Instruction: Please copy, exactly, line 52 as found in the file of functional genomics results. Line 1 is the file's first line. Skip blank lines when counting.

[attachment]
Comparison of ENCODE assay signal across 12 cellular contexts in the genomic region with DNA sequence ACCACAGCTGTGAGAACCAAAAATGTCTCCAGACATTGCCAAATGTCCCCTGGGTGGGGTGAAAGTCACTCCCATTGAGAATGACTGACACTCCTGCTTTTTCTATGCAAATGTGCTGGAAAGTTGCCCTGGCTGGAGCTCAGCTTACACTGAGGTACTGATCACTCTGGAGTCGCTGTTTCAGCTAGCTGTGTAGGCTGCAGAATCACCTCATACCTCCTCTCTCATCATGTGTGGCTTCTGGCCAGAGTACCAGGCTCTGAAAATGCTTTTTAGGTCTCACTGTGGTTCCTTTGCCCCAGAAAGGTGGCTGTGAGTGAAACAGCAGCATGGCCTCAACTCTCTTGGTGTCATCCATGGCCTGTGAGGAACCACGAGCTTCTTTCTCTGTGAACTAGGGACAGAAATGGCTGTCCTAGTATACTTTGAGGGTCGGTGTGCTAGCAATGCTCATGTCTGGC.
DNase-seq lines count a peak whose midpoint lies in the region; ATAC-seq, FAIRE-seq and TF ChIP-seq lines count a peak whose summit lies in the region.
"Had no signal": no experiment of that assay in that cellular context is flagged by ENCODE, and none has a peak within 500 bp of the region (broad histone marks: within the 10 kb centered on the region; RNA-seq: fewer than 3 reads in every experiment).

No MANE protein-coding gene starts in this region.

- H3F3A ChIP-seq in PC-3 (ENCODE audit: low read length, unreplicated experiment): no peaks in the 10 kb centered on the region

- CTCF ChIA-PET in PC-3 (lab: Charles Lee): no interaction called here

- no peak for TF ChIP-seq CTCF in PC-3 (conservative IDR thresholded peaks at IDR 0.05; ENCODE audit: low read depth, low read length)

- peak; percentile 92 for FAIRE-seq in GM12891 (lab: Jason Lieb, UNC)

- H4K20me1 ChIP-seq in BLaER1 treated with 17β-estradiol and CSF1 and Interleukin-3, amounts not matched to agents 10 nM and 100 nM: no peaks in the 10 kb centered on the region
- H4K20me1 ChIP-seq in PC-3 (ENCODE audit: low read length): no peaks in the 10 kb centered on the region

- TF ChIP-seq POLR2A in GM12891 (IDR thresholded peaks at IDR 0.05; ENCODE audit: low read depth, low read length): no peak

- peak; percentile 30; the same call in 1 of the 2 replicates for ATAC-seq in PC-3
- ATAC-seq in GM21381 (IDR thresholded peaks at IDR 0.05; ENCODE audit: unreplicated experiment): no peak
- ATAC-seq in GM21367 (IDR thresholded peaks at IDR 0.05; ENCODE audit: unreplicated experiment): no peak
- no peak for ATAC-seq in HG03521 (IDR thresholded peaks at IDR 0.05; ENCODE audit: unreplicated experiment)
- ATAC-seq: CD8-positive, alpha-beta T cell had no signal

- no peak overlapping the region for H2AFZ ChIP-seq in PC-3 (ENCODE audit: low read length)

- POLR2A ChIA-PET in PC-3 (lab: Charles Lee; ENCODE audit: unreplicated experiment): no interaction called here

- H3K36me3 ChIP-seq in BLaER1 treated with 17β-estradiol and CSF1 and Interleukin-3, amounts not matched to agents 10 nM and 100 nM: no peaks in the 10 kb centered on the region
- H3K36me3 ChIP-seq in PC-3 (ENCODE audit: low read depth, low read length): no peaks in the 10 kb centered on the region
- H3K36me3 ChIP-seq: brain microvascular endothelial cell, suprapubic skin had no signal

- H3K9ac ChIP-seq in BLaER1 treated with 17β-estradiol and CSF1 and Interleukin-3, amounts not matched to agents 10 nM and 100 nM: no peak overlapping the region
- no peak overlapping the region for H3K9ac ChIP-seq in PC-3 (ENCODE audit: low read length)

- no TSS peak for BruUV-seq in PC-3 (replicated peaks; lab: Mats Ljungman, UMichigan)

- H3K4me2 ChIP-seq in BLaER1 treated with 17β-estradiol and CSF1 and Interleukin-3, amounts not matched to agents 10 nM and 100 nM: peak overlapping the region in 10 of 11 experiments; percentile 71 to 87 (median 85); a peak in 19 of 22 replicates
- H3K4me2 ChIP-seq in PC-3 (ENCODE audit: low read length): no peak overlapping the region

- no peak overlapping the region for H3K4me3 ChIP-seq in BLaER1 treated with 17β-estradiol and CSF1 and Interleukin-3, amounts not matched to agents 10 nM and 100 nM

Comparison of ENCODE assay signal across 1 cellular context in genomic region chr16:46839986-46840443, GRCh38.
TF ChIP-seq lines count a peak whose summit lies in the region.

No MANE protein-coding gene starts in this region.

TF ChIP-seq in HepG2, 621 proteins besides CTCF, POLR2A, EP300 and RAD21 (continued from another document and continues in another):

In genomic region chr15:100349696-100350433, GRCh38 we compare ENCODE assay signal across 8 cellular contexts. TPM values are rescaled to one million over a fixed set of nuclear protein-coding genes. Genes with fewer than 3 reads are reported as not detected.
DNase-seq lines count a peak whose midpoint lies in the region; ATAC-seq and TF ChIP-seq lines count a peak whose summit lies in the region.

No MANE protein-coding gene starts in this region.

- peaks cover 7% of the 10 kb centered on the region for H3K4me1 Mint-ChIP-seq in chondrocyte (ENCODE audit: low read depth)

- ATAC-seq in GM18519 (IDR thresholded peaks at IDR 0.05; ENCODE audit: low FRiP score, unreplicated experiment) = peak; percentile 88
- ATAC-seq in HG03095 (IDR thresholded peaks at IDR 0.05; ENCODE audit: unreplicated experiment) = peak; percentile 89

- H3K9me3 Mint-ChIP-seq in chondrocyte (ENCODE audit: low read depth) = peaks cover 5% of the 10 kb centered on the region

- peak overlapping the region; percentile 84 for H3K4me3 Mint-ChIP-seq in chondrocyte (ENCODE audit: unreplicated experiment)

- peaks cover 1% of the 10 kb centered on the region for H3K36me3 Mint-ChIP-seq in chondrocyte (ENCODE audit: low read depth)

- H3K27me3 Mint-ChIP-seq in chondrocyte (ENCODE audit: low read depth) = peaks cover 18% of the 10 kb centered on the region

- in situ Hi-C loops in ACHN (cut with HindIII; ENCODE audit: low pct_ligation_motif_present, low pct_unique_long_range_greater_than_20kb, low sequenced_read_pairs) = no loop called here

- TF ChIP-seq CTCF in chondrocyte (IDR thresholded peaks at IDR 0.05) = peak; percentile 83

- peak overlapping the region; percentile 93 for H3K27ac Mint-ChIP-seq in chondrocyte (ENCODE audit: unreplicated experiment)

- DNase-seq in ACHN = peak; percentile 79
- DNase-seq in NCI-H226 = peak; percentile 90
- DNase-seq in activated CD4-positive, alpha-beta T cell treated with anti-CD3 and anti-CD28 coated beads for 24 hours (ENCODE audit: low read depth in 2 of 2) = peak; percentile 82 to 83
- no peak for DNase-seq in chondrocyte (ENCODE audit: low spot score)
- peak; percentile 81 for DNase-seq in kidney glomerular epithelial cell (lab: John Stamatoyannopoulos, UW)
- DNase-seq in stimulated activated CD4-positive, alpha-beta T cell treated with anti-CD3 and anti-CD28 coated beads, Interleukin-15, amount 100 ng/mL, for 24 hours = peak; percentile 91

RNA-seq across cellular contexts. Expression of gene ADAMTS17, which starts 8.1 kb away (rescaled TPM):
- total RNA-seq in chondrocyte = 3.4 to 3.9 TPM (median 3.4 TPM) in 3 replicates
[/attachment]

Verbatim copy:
- total RNA-seq in chondrocyte = 3.4 to 3.9 TPM (median 3.4 TPM) in 3 replicates